Government has invited buyers to submit their expression of interests to privatize eight state-owned sugar factories.
In a bid to transform the sector, the government of Ethiopia has invited both international and domestic investors to participate in the tendering of 8 state-owned sugar enterprises — Omo Kuraz 1, Omo Kuraz 2, Omo Kuraz 3, Omo Kuraz 5, Arjo Dedessa, Kessem, Tana Beles, and Tendaho (together with the “Sugar Enterprises.”)
As part of the Federal Democratic Republic of Ethiopia economic reform strategy, the government of Ethiopia is committed to ensuring efficient use of national resources by shifting towards a competitive market structure, with a greater role for the private sector in the economy, Ministry of Finance (MoF) said in a statement.
To this end, the government of Ethiopia initiated a holistic sugar sector reform aiming at increasing private sector participation in the ownership and control of sugar companies to sustain rapid and inclusive economic growth by laying the ground for economic transformation that leverages the increasing role of the private sector.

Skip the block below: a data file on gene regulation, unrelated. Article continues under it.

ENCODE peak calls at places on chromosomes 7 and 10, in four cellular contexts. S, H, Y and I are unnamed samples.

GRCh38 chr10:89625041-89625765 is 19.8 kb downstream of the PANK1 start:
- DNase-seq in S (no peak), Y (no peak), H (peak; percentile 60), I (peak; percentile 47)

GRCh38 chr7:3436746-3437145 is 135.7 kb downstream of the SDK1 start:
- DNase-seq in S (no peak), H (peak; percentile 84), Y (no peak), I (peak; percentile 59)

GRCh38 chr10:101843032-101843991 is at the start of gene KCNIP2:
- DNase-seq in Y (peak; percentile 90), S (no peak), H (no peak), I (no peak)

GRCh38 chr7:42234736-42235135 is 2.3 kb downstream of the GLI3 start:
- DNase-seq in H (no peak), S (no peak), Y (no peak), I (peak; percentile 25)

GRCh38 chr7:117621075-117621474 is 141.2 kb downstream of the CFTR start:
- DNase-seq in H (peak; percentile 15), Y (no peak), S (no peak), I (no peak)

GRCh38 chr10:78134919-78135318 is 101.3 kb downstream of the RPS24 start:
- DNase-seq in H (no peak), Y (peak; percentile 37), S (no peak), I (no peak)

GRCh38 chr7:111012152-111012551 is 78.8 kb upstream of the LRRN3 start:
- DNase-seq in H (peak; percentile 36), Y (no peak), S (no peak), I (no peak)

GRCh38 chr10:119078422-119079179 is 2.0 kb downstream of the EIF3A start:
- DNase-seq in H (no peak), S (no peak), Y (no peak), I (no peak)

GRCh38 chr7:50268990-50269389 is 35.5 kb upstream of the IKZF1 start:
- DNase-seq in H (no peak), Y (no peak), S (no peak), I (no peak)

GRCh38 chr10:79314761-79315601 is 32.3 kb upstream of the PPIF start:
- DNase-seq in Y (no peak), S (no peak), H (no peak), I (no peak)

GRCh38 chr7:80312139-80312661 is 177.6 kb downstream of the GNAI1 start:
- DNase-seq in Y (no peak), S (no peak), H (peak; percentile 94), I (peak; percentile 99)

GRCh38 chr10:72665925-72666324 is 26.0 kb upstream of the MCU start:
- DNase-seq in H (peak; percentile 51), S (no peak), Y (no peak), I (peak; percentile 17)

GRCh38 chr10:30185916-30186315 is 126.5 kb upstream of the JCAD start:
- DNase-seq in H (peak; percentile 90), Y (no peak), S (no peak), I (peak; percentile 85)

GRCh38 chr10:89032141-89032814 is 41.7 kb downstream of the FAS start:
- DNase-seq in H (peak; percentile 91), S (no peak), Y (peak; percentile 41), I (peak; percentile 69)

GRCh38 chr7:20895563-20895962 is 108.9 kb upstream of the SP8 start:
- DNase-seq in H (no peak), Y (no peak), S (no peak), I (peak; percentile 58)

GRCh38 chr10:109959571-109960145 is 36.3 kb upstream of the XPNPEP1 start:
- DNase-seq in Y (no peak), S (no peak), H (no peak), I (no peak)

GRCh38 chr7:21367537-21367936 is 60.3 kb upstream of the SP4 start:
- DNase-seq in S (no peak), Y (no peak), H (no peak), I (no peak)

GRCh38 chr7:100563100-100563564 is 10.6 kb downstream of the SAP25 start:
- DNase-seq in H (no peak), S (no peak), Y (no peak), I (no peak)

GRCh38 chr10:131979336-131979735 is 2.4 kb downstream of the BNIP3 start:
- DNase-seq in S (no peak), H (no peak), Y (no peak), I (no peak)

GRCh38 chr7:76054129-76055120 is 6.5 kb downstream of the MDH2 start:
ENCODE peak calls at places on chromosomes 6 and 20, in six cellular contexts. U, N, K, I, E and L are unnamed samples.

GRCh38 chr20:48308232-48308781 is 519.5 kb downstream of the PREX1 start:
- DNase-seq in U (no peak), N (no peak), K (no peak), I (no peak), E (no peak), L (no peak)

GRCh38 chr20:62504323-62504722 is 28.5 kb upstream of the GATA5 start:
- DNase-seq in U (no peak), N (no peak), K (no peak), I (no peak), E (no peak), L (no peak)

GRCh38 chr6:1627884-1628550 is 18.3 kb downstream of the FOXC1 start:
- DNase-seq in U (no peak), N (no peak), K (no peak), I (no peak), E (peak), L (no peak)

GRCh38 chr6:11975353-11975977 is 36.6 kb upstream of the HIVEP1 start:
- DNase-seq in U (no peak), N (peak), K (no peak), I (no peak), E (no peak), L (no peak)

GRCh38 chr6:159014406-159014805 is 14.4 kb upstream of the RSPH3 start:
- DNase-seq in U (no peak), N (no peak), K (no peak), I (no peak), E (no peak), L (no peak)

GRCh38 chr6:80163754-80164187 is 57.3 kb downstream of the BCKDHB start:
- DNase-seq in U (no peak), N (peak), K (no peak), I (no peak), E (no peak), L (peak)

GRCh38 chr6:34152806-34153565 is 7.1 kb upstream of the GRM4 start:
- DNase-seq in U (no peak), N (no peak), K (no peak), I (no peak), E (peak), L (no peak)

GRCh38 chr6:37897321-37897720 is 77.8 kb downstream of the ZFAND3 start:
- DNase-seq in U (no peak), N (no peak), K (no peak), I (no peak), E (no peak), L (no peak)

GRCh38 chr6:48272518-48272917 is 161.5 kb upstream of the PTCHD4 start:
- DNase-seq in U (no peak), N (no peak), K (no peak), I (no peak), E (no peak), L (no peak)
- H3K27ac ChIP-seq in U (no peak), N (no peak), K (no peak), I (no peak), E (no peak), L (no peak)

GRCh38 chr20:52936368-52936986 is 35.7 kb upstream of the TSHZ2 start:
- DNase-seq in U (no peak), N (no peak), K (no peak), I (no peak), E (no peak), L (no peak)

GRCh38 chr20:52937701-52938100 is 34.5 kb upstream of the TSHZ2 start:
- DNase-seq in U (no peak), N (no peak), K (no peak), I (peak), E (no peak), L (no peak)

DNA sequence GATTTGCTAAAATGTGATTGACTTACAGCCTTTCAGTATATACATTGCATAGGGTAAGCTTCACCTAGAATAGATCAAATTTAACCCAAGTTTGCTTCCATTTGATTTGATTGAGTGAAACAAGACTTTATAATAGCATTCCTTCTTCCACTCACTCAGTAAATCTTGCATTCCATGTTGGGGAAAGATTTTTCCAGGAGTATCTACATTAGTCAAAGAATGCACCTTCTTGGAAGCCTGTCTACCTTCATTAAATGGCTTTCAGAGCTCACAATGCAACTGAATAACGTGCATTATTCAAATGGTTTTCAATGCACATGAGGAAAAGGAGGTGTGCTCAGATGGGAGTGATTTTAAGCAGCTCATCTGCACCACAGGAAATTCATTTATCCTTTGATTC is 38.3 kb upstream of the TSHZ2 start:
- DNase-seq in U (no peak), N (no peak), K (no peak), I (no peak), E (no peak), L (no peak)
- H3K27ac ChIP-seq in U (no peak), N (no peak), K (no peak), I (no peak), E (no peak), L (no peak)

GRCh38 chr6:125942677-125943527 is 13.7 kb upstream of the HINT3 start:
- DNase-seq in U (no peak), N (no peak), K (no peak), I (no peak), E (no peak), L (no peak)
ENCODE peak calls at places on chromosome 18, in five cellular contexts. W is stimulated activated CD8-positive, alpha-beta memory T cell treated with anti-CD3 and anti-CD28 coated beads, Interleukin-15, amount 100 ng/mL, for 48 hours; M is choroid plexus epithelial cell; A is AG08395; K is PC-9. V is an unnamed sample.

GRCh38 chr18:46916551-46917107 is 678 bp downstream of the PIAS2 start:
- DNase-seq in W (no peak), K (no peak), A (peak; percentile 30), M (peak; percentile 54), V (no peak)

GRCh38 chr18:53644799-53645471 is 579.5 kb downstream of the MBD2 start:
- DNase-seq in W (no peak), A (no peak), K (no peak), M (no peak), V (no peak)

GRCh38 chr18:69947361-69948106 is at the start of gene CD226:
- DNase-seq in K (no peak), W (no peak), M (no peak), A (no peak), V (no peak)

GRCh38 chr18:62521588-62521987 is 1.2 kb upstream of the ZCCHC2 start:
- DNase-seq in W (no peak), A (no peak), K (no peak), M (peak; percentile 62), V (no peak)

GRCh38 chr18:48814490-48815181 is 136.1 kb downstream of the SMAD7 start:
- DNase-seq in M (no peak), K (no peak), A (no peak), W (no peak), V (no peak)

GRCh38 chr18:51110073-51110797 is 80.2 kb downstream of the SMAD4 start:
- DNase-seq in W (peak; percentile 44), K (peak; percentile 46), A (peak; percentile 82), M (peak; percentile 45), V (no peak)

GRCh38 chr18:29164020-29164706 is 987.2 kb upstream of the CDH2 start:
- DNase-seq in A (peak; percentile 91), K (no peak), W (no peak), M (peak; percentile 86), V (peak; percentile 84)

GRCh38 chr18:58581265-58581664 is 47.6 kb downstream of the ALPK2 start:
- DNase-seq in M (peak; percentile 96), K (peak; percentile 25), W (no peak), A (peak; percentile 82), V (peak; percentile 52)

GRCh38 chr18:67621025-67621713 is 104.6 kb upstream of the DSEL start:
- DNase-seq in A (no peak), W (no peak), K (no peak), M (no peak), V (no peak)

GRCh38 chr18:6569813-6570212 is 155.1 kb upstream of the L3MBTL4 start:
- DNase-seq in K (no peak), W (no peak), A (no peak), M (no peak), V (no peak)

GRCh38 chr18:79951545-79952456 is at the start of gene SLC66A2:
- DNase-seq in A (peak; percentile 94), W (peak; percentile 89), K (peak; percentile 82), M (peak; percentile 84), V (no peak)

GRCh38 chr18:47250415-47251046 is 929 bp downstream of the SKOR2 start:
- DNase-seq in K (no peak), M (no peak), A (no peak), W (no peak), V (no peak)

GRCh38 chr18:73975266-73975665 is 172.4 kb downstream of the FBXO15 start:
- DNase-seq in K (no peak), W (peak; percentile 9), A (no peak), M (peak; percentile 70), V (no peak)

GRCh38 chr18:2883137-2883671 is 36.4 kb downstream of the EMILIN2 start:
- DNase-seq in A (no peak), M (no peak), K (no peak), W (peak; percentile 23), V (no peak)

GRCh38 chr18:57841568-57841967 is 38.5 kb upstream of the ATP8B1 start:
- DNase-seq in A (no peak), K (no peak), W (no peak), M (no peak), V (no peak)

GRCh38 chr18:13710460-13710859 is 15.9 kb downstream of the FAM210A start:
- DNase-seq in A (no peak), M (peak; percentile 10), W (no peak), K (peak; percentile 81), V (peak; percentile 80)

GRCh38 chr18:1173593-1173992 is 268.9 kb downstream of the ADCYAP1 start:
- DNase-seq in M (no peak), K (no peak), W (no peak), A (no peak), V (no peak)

The proposed transaction is aimed at improving competitiveness and increasing sugar production to meet domestic demand. This will save Ethiopia from spending substantial foreign exchange used in importing sugar.
The improved performance of the sector will in turn increase incomes and improve the standard of living for the population that relies on sugar cane plantations as the main source of livelihood in sugar-growing regions of Ethiopia.
The transaction will not only reduce the future reliance on public financing but also enable the sugar enterprises to raise additional capital to support projected expansion and modernization.
In addition to meeting domestic sugar demand, the transaction will create opportunities for refined and raw sugar exports given the good existing climate for growing cane in Ethiopia enabling foreign currency inflows into the country. The proposed transaction presents an excellent investment opportunity to interested investors to acquire up to 100% of the Sugar Enterprises, most of which are newly constructed factories with built-in trunk infrastructure, abundant water, land resources, and excellent cane growing agro-climate conditions. In addition to sugar production, the enterprises engage in the production of ethanol and electricity for internal use and to supply to the national grid.